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January 22, 1996 - Image 8

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Publication:
The Michigan Daily, 1996-01-22

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3A - The Michigan Daily - Monday, January 22, 1996

Melissa Etheridge
Your Little Secret
Island Records
"I want to give you a thrill / the kind
you can't buy," croons two-time
Grammy winner Melissa Etheridge on
her long-awaited and current release,
"Your Little Secret."
But after 1993's hit album "Yes I
Am," Etheridge is- anything but a se-
cret. Her throaty delivery, impassioned
lyrics and rock-out, 12-string guitar
playing finally gave Etheridge the tre-
mendous popular and critical acclaim
she sought.
So the pressure was on for Melissa to
deliver another knockout recording.
Etheridge continues to do what comes
naturally: Writing as well as perform-
ing rock numbers and ballads about
desire, like "I Want to Come Over" and
the title track. Together with Hugh
Padgham, Etheridge also co-produced
her 10-song follow-up.
Now that she has known success,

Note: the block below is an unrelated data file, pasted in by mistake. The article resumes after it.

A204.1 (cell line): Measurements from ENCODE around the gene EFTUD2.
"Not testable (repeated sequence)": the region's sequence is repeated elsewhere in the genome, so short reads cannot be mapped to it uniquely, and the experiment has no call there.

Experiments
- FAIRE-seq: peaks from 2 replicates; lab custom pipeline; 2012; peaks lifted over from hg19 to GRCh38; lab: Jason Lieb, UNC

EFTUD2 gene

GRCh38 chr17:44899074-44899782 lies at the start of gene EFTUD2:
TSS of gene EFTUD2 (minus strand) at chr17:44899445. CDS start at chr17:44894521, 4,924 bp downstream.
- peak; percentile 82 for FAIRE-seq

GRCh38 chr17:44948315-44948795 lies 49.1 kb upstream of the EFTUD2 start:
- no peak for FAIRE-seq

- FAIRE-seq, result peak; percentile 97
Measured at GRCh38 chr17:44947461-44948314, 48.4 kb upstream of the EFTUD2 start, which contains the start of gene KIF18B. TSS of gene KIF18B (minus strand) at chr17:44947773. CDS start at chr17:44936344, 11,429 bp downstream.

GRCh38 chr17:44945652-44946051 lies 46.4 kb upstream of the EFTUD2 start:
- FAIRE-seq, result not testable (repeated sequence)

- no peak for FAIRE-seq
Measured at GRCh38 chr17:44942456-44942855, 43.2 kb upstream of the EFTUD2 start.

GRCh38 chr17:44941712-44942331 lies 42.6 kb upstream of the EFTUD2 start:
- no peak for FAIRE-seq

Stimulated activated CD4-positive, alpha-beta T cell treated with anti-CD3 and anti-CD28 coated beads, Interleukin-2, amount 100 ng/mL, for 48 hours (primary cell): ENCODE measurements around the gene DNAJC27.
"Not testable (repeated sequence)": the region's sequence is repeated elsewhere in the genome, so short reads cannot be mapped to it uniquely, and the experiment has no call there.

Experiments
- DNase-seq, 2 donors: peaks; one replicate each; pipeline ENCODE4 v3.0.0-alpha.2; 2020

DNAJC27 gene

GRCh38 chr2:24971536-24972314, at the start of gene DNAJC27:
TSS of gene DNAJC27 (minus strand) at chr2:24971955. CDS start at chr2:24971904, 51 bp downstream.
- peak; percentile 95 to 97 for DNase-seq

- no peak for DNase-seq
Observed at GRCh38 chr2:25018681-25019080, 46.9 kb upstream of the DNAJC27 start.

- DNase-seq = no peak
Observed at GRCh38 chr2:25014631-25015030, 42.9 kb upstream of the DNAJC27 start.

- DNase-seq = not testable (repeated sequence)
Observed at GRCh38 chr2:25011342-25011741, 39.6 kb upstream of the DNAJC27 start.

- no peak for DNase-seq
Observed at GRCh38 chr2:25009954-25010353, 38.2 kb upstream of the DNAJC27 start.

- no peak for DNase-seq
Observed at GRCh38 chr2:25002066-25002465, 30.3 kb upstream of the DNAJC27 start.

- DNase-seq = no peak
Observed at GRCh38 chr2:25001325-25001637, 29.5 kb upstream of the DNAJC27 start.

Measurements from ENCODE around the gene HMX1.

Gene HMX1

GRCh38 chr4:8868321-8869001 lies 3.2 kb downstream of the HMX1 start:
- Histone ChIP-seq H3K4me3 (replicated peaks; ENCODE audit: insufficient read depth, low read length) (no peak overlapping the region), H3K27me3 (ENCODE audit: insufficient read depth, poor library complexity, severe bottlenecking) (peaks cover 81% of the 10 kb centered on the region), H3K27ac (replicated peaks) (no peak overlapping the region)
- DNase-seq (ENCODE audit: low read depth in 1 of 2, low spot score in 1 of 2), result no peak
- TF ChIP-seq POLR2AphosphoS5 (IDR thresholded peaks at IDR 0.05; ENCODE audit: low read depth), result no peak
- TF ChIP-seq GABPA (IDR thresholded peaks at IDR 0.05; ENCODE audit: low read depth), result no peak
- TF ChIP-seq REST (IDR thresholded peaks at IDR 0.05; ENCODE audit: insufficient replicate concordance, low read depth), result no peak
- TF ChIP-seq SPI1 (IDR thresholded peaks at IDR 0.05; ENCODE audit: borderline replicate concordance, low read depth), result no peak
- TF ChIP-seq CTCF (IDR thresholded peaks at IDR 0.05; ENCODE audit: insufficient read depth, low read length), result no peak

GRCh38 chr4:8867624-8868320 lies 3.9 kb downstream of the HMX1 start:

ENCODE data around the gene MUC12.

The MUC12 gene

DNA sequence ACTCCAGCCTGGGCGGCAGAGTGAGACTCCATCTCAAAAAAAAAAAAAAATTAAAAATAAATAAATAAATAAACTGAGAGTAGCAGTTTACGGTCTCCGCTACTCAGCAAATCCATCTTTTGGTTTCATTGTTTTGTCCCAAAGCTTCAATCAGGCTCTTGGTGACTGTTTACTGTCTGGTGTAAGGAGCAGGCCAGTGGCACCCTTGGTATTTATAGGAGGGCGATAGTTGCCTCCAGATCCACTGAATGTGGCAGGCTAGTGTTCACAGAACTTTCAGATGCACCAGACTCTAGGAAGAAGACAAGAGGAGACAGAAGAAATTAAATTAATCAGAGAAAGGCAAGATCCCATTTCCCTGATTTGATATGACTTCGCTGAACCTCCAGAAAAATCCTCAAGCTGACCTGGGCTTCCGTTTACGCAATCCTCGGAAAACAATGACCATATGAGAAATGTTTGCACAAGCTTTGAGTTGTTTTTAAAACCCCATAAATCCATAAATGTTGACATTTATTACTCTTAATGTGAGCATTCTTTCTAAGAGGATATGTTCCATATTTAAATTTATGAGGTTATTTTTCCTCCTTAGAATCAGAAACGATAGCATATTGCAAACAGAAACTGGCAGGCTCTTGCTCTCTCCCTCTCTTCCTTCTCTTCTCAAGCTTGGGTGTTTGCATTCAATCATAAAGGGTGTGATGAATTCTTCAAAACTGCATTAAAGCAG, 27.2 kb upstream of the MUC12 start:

Melissa needs to learn restraint. She
overdoes it on all the tracks of "Your
Little Secret," belting out lyrics left and
right for rather lengthy songs. True,
Etheridge has a wide range, but her
screams take away from tracks like "I
Really Like You" and "An Unusual
Kiss."

Backed by her talented band, gui-
tarist John Shanks, bassist Mark
Browne, regular drummer Dave Beyer
and guest beat keeper Kenny Aronoff,
Etheridge's songs still pack a musical
punch.
Her own acoustic, electric and 12-
string strumming drive her works for-
ward. Moderation is needed, though, in
terms of mix, where an excess of treble
drowns out the bass.
Somewhat engaging, but largely dis-
appointing, Melissa's latest effort falls
short, undone by its own excesses. The
only thrill to come from "Your Little

Secret" is the knowledge that Etheridge
can do better.
- Ella de Leon
Larry Goldings
Whatever It Takes
Warner Bros.
Is there another instrument out there
as cool as the Hammond Organ? Is
there another axe that is so versatile,
capable of producing sounds for soulful
lines, aggressive solos, mellow ballads
or gospel songs? Show this critic some-
one who thinks there's a comparable
instrument out there and this critic will
show you someone who's never heard
Larry Goldings play.
After spending the last few years as a